Saturday , 28 November 2020
IndiGo_A320 classic VT-INT. Photo: Devesh Agarwal.
IndiGo_A320 classic VT-INT. Photo: Devesh Agarwal.

IndiGo Patna flight returns to Bangalore after hydraulic leak. All safe.

An IndiGo airlines Airbus A320-232 performing flight 6E-632 from Bangalore, Kempegowdga International Airport to Patna, Bihar, India, with 154 passengers and six crew, returned to Bangalore soon after take-off at 06:37Z (12:07 IST) due to a leakage in the hydraulic system.

After take-off from runway 09, on climb, the Captain noticed a leakage in the hydraulic system. As standard protocol followed by most airlines around the world, in the case of hydraulic leaks, the crew immediately requested the Bangalore air traffic control for priority return to Bangalore.

The Captain informed all 154 passengers via an inflight announcement of the situation, and the need to accommodate passengers on a new aircraft, after landing. The aircraft landed safely at 07:27Z (12:57 IST). All passengers deplaned safely and normally via stairs.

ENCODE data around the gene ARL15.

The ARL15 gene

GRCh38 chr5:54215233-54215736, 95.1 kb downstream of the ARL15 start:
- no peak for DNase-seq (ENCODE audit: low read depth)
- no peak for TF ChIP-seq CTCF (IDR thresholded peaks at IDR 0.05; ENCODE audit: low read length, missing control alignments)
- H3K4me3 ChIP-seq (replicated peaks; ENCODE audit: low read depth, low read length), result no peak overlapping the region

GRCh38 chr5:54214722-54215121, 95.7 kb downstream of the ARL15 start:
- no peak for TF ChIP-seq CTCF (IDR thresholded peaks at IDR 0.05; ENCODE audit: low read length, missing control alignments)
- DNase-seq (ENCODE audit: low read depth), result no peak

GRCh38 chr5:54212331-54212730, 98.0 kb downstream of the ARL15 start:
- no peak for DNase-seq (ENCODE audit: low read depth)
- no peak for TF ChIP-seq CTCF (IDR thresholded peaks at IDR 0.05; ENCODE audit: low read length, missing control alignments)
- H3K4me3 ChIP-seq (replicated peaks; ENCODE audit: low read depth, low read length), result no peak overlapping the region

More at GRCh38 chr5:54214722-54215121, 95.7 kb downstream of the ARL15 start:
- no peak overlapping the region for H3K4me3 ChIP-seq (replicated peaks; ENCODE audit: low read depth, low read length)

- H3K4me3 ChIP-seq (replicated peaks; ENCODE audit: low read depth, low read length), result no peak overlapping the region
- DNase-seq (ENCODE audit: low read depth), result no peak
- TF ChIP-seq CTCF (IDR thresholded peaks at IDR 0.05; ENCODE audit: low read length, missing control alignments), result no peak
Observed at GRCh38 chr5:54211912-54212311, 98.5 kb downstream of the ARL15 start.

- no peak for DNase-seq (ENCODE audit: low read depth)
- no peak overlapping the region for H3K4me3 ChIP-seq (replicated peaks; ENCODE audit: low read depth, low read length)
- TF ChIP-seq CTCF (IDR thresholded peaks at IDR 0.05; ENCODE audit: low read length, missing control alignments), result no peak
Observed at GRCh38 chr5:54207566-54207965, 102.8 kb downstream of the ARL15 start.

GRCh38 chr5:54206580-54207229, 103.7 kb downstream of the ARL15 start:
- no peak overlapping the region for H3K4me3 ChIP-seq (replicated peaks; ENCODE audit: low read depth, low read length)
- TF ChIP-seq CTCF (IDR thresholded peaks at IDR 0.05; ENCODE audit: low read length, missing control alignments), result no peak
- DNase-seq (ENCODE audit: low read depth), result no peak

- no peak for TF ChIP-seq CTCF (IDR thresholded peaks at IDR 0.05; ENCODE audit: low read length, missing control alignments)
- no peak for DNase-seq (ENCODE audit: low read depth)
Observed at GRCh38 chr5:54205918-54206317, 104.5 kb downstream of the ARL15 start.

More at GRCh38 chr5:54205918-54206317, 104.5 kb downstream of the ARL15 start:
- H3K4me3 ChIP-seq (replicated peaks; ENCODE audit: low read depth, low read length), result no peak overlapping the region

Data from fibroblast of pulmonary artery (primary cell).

All the passengers were accommodated on a new A320 aircraft VT-IDL which is performing the replacement flight 6E-637D having departed Bangalore at 09:44Z (15:14 3:14pm IST).

Bangalore Aviation would like to stress this incident was extremely routine and handled as per procedure. Hydraulic fluid is the life-blood of an aircraft and is needed to operate aircraft controls. Therefore any leakage, however small, is always treated with maximum seriousness, by any airline in the world. Hence the priority return to Bangalore by the IndiGo crew as per global standard operating procedures.

A hat tip to the avgeek sitting down under.

About Devesh Agarwal

A electronics and automotive product management, marketing and branding expert, he was awarded a silver medal at the Lockheed Martin innovation competition 2010. He is ranked 6th on Mashable's list of aviation pros on Twitter and in addition to Bangalore Aviation, he has contributed to leading publications like Aviation Week, Conde Nast Traveller India, The Economic Times, and The Mint (a Wall Street Journal content partner). He remains a frequent flier and shares the good, the bad, and the ugly about the Indian aviation industry without fear or favour.

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